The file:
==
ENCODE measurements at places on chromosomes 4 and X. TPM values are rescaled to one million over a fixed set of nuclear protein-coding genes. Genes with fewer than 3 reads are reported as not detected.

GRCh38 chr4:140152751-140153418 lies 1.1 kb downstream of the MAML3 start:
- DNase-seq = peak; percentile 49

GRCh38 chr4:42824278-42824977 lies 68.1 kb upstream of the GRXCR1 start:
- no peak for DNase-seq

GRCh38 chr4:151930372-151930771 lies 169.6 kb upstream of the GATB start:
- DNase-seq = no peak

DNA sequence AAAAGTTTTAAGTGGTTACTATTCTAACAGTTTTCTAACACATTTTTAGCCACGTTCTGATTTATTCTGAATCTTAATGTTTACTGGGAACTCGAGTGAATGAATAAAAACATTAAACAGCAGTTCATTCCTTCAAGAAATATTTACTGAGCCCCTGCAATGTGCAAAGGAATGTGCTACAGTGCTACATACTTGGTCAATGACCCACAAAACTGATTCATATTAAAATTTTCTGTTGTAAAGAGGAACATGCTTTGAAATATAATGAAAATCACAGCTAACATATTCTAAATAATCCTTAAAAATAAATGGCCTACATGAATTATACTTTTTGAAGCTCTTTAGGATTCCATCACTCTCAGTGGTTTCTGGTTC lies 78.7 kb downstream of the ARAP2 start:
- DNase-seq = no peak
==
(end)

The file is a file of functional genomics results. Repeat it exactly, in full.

ENCODE measurements at places on chromosomes 4 and X. TPM values are rescaled to one million over a fixed set of nuclear protein-coding genes. Genes with fewer than 3 reads are reported as not detected.

GRCh38 chr4:140152751-140153418 lies 1.1 kb downstream of the MAML3 start:
- DNase-seq = peak; percentile 49

GRCh38 chr4:42824278-42824977 lies 68.1 kb upstream of the GRXCR1 start:
- no peak for DNase-seq

GRCh38 chr4:151930372-151930771 lies 169.6 kb upstream of the GATB start:
- DNase-seq = no peak

DNA sequence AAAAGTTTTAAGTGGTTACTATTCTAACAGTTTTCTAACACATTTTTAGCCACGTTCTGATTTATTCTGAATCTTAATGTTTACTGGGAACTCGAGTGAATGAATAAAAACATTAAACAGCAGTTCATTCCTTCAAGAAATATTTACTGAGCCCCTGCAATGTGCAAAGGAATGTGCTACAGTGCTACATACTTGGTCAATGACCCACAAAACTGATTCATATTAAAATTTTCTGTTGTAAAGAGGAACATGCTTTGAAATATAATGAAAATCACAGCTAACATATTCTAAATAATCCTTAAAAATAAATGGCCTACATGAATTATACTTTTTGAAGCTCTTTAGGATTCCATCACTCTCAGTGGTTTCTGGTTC lies 78.7 kb downstream of the ARAP2 start:
- DNase-seq = no peak